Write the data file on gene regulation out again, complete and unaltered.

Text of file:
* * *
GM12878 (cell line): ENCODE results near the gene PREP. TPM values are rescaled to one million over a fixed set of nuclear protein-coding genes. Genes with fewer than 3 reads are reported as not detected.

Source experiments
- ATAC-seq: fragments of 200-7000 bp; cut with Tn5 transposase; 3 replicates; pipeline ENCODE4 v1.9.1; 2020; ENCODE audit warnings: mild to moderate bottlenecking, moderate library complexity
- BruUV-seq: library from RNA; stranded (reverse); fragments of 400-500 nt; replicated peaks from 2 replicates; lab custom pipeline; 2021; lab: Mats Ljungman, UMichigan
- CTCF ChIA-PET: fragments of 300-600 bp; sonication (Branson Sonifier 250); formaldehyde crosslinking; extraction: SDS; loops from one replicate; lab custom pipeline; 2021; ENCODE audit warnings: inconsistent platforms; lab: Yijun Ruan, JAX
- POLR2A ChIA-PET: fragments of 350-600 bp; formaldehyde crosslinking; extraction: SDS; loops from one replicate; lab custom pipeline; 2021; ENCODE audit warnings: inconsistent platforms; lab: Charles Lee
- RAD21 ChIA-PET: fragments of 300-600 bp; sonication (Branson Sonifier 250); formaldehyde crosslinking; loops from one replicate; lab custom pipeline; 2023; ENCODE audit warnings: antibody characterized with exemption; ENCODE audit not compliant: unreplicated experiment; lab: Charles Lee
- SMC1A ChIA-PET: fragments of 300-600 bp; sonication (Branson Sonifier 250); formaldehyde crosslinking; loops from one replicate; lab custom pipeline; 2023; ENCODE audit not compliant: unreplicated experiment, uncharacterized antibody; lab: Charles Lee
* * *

GM12878 (cell line): ENCODE results near the gene PREP. TPM values are rescaled to one million over a fixed set of nuclear protein-coding genes. Genes with fewer than 3 reads are reported as not detected.

Source experiments
- ATAC-seq: fragments of 200-7000 bp; cut with Tn5 transposase; 3 replicates; pipeline ENCODE4 v1.9.1; 2020; ENCODE audit warnings: mild to moderate bottlenecking, moderate library complexity
- BruUV-seq: library from RNA; stranded (reverse); fragments of 400-500 nt; replicated peaks from 2 replicates; lab custom pipeline; 2021; lab: Mats Ljungman, UMichigan
- CTCF ChIA-PET: fragments of 300-600 bp; sonication (Branson Sonifier 250); formaldehyde crosslinking; extraction: SDS; loops from one replicate; lab custom pipeline; 2021; ENCODE audit warnings: inconsistent platforms; lab: Yijun Ruan, JAX
- POLR2A ChIA-PET: fragments of 350-600 bp; formaldehyde crosslinking; extraction: SDS; loops from one replicate; lab custom pipeline; 2021; ENCODE audit warnings: inconsistent platforms; lab: Charles Lee
- RAD21 ChIA-PET: fragments of 300-600 bp; sonication (Branson Sonifier 250); formaldehyde crosslinking; loops from one replicate; lab custom pipeline; 2023; ENCODE audit warnings: antibody characterized with exemption; ENCODE audit not compliant: unreplicated experiment; lab: Charles Lee
- SMC1A ChIA-PET: fragments of 300-600 bp; sonication (Branson Sonifier 250); formaldehyde crosslinking; loops from one replicate; lab custom pipeline; 2023; ENCODE audit not compliant: unreplicated experiment, uncharacterized antibody; lab: Charles Lee